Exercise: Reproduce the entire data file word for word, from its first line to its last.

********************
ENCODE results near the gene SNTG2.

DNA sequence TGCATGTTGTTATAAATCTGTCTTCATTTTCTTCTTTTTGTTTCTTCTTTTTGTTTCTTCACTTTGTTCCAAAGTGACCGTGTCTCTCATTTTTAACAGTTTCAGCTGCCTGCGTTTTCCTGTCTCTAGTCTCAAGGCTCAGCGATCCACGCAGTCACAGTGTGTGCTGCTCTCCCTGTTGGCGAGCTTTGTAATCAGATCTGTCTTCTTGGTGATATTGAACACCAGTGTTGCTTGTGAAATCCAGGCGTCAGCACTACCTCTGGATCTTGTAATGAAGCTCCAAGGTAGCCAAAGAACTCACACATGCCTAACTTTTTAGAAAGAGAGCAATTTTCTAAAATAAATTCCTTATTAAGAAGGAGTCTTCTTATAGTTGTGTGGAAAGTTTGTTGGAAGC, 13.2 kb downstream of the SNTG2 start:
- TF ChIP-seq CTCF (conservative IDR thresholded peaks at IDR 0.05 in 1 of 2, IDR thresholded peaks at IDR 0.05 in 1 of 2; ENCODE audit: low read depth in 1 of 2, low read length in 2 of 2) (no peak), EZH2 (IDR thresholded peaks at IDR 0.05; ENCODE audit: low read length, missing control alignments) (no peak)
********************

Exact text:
ENCODE results near the gene SNTG2.

DNA sequence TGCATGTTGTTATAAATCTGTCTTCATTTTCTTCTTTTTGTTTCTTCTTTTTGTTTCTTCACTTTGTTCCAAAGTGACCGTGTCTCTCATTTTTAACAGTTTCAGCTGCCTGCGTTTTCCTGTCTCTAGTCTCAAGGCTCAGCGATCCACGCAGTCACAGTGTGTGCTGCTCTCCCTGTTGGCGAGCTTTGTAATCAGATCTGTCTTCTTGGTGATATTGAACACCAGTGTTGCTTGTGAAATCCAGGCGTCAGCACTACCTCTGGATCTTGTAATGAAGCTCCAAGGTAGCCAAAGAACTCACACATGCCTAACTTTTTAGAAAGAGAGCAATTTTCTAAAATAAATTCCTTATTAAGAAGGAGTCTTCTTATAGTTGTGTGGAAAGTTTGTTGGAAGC, 13.2 kb downstream of the SNTG2 start:
- TF ChIP-seq CTCF (conservative IDR thresholded peaks at IDR 0.05 in 1 of 2, IDR thresholded peaks at IDR 0.05 in 1 of 2; ENCODE audit: low read depth in 1 of 2, low read length in 2 of 2) (no peak), EZH2 (IDR thresholded peaks at IDR 0.05; ENCODE audit: low read length, missing control alignments) (no peak)